Want To Be a Great Singer? 5 Organisational Skills You Need
It's easy to get bogged down in technique when you're learning how to be a better singer.
But what good is vowel modification or register overtones when you can't seem to find time to practice, and you can't stick to a routine and schedule?
I'm about to share 5 Organisational Skills You Need if you want to become a seriously great singer - and I'm not just talking about scheduling time in your calendar to practice each day, I'm talking about within your actual practice routing and in your physical approach to singing - if you're just practicing scales without learning to apply something you've developed from all that practice, then you my friend need these 5 core organisational skills that every great singer needs to learn.
#1 - Time Management
Time management is a critical part of reaching your goals. It might not be super exciting to book 15 minutes a day into your calendar to warm up with lip trills - but for me, it's been a habit for the last decade that I've actually come to enjoy.
The REASON that I enjoy my little 15 minutes of trill each day is because it's a functional part of my ability to sing well - as I focus on connection, fluidity, freedom and form with a lip trill, I can almost feel my voice moving into position and 'building the foundation' that I need to sing the way that I enjoy.
For me personally, separating my routine into the base elements of breathing and connection using lip trills first with no other exercises or sounds has been a life changing experience, and the efficiency of my warmup routine and time manage skills have improved out of sight just by putting a few minutes aside to go through a few trills without overthinking things or trying to rush.
Time management as a singer is an incredibly critical skill for many other reasons, not just the obvious like your practice schedule.
How long does it take to get to the gig? Are you going to practice before you leave, or at the venue? Is there a break between sets - and do you need a cooldown period or some more warmups for your second set?
And what about studio time booked to record vocals? Do you have harmonies written already? What order are you going to sing the songs - and again, do you need a cooldown period, warmups or time to troubleshoot any issues between songs? I hate to say it - but we're not all in a position to spend months and months of the year living in a studio like Metallica do when they make a record; you've got to be on point, you have to be ready, and you really need to nail it in the first few goes.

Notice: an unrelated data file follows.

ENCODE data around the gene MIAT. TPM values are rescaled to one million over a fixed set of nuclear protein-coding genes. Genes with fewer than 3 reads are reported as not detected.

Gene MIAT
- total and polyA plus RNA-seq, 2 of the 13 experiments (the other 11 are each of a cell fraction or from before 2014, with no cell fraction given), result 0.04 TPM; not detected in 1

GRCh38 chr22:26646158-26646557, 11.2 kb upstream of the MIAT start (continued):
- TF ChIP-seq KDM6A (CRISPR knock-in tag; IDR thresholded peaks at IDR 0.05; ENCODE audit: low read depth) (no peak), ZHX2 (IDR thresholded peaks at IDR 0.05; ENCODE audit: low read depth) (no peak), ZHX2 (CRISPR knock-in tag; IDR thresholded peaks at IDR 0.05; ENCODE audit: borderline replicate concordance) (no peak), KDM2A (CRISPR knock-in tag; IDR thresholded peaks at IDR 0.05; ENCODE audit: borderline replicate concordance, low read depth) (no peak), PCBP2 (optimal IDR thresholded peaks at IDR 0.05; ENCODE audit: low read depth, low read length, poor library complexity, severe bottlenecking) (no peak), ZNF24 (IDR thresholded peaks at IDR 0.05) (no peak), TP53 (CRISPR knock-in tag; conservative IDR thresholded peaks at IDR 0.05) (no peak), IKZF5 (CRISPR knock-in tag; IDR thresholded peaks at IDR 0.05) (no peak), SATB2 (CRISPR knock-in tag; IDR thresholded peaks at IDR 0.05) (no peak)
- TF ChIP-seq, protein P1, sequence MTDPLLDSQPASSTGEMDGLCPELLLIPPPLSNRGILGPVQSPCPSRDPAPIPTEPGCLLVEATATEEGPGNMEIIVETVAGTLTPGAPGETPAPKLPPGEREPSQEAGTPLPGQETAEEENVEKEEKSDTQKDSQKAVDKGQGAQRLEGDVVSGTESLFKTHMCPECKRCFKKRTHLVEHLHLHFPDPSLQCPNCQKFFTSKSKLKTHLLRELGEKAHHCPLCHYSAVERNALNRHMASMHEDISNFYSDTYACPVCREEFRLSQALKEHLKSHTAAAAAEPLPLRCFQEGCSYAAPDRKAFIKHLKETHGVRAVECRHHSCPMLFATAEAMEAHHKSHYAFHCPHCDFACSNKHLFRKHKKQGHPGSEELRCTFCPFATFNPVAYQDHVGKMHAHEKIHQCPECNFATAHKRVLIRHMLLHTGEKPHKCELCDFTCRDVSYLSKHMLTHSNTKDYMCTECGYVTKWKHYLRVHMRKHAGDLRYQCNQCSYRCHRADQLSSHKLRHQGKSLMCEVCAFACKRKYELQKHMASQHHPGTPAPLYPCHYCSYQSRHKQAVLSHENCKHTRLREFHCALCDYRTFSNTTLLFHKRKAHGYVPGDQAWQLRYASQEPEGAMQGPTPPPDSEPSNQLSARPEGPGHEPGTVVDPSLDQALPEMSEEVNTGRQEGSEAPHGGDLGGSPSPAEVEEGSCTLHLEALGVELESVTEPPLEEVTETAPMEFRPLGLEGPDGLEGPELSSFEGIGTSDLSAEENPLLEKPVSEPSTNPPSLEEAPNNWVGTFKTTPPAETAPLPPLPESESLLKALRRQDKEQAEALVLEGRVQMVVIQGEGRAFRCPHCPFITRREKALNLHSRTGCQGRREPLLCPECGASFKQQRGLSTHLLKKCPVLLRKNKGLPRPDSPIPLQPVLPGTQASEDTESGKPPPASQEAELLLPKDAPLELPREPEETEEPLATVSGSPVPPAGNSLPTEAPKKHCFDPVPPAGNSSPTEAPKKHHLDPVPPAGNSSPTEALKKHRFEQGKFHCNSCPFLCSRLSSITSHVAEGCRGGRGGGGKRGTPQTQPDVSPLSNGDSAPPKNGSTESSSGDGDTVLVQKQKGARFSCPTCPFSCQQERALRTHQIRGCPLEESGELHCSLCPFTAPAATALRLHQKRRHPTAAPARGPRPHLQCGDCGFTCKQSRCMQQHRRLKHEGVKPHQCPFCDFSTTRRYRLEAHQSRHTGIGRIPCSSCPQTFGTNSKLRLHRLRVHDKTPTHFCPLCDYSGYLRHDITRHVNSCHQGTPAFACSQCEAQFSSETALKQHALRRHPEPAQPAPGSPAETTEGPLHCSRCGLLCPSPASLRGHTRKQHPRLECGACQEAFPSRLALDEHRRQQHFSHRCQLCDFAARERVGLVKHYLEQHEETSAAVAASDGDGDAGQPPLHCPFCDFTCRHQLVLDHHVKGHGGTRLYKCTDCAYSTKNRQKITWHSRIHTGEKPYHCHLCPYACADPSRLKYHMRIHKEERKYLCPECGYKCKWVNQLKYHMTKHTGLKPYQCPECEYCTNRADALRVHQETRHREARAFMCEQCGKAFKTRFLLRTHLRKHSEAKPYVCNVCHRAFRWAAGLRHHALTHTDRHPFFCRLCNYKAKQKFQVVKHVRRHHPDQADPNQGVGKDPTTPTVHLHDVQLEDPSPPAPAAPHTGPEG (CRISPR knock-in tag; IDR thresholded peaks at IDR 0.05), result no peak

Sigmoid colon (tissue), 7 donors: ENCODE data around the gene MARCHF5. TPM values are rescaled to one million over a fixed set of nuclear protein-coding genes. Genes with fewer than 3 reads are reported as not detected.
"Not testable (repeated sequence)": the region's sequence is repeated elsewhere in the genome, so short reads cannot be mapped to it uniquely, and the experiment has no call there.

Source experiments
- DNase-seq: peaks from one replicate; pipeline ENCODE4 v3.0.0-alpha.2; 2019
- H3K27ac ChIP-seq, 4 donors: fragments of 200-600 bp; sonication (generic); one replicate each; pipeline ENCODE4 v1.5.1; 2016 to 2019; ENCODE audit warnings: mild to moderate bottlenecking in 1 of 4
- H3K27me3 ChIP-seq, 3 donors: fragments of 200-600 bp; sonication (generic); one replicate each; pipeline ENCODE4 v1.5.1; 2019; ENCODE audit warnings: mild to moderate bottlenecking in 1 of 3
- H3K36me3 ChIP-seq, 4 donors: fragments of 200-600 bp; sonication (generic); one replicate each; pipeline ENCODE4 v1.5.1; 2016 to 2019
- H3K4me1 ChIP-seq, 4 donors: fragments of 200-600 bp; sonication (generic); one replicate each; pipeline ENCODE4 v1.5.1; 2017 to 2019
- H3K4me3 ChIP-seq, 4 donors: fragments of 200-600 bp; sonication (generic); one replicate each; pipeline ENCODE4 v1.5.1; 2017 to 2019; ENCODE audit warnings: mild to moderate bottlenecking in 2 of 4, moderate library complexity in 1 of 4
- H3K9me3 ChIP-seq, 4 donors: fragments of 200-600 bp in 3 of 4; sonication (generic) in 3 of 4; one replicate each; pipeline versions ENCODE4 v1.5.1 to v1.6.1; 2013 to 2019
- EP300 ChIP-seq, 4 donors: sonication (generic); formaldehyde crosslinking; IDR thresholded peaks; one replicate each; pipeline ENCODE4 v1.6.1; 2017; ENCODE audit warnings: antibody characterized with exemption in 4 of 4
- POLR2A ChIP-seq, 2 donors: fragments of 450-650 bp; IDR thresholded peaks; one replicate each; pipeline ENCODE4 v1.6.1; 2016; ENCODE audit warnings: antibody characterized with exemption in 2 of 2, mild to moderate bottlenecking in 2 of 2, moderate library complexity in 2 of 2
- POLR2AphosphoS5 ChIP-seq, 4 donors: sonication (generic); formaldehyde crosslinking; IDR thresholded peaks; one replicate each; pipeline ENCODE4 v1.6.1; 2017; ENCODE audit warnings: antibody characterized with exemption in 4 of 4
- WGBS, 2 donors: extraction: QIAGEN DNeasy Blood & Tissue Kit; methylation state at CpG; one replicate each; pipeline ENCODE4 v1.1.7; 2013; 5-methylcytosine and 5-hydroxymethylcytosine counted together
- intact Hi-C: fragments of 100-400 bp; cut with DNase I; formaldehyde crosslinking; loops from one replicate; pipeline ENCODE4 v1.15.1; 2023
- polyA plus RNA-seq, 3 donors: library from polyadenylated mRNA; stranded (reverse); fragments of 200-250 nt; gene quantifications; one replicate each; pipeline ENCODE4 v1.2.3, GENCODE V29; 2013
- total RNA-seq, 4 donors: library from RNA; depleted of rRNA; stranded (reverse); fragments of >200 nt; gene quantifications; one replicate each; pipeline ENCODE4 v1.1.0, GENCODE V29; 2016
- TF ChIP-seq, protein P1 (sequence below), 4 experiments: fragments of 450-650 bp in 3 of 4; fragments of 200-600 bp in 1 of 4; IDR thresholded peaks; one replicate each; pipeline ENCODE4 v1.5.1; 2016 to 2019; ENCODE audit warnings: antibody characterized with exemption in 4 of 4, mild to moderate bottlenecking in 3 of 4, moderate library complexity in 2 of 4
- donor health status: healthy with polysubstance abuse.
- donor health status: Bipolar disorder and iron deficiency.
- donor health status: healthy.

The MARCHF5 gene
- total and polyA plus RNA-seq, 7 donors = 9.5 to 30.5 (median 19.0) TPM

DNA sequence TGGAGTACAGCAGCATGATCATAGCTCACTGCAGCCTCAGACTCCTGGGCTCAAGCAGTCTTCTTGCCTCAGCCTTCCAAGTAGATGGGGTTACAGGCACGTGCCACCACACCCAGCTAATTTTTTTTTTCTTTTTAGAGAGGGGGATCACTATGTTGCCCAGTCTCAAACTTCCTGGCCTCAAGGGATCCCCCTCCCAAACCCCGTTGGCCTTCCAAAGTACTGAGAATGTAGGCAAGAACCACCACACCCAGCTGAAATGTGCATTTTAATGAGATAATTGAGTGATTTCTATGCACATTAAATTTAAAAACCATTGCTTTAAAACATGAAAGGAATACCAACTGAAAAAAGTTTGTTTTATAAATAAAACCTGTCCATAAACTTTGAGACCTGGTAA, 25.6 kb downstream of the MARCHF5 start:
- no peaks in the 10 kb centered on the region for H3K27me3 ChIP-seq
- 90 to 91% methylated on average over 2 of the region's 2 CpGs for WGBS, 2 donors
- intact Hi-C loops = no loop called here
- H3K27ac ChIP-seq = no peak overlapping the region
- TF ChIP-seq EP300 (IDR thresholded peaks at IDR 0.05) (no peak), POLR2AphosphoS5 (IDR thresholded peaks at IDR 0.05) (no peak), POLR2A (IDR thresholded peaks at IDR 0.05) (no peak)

Being a great singer is about more than just awesome technique and a killer voice - time management is actually one of the most critical skills you need to learn to be a powerhouse, professional singer.
#2 - Application
We're heading back to the technical side of things again with this one.
"An idea can only become reality once it is broken down into organized, actionable elements"
Again, what's the point of practicing vowel modification if you don't know how to use it in a song? Organising your vocal technique into a set of actionable steps is intrinsic to a professional approach.
I like to call this Practical Application - and it's an important step in the process of not only building a great voice, but also one of the most important steps in becoming a super consistent singer that nails it every single time you step up to the microphone.
My favourite way of developing practical application is to use a set of 'reference songs' throughout my warmup to test how well I'm applying/work on applying each technique that I'm developing. Starting with something super easy, I just focus on connection, freedom and resonance. As I move forward in my warmup routine I move onto more and more challenging songs - returning to any techniques and exercises I feel aren't being applied in the right way - and before I know it, I'm wailing in the 5th octave like it's a piece of cake.